Museum exhibits showcase an artist, an era, or theme calling attention to its meaning, impact, or influence on culture. FIT Museum “Fresh, Fly and Fabulous: Fifty Years of Hip-Hop Style” stirs up memories of a time when the street style of Black and Brown youth had such an impact on the fashion style of hip hop musicians. Hip hop, a music genre that started in 1973 and one of the most controversial pop culture sensations, wouldn’t be hip hop without the influence of fashion iconic items like adidas (originals) sneakers, tracksuits, Kangol hats, and shearling coats that Run DMC helped to popularize.
Celebrating the 50th anniversary of the birth of hip hop, Fresh, Fly, and Fabulous will enable us to interpret its historical and cultural significance. With over 100 garments and accessories, the exhibit will offer an examination of societies’ criticism and stereotypical dismissal of this grassroots style, similar to how racism affects marginalized communities’ cultural expressions. In spite of that, hip hop, a multi-billion dollar music genre, which has had the most crossover appeal in modern history, claimed a space of self expression for Black and Brown communities within pop culture.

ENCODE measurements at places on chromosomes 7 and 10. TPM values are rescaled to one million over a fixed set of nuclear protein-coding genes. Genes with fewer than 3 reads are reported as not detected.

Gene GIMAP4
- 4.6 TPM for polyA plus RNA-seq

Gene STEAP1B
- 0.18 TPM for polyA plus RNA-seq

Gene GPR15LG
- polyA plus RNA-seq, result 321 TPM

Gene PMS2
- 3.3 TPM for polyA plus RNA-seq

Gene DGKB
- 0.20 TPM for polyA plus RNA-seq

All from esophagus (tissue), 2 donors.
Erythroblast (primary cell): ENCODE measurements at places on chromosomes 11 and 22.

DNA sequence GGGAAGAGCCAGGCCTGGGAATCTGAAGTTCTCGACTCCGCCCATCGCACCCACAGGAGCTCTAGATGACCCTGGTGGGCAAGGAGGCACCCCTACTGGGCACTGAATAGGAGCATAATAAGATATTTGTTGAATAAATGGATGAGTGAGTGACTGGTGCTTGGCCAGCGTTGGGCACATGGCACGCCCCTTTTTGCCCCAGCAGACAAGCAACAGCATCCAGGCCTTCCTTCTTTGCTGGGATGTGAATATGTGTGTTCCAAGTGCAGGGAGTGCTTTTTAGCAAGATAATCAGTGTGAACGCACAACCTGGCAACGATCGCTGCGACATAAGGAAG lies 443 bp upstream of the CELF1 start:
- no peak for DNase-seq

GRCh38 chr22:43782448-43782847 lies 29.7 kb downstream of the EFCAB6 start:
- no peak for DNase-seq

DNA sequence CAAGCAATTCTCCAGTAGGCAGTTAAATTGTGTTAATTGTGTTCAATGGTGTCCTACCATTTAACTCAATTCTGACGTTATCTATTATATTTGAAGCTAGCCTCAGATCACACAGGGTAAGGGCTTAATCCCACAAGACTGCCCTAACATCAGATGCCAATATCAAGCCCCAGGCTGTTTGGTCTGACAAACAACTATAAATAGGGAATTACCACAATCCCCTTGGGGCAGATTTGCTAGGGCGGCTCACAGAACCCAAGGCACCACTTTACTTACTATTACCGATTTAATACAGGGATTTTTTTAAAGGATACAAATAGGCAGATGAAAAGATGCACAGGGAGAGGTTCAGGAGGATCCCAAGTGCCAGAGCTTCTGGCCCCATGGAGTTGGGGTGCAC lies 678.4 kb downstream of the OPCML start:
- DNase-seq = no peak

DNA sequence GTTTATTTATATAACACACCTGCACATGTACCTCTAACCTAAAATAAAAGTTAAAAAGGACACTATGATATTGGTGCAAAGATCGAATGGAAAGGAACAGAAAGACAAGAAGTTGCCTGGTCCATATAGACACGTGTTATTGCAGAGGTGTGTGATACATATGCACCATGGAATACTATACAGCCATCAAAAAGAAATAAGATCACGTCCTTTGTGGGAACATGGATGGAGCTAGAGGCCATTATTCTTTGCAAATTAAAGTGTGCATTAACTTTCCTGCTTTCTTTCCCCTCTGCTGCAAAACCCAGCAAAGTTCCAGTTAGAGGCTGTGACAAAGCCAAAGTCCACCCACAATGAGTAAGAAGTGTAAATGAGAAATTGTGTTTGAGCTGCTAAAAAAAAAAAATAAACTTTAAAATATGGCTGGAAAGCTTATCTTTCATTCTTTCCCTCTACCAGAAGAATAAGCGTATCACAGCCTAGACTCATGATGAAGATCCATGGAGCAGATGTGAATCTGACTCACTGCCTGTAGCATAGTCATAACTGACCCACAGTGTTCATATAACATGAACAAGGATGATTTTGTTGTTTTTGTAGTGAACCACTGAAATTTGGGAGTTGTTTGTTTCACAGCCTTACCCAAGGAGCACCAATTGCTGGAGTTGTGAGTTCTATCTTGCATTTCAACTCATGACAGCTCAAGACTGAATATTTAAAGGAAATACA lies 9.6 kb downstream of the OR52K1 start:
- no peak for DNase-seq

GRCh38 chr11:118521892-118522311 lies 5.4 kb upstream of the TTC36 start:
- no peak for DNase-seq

When you think of hip hop, you think of the music and artists, but fashion plays a powerful role in how we identify with hip hop and the transformation of it as a pop culture phenomenon. The movement was inventive, customized, individualized by going against mainstream fashion looks, plus, accessorizing with bling and more bling was a signature statement. Although brands like adidas, Kangol, and Jordache jeans were associated with hip hop style, the industry was not welcoming of hip hop looks and designers. Many brands distanced themselves from the hip hop market. But demand, competition from artists and producers, and mass potential spoke loud and clear. I saw from my own professional experience, as buyer for Macy’s and director for adidas accessories, the evolution of global society and the industry’s acceptance, adoption, and appropriation of hip hop style. In fact, most of the product-related sales (as with the music) came from white suburban communities.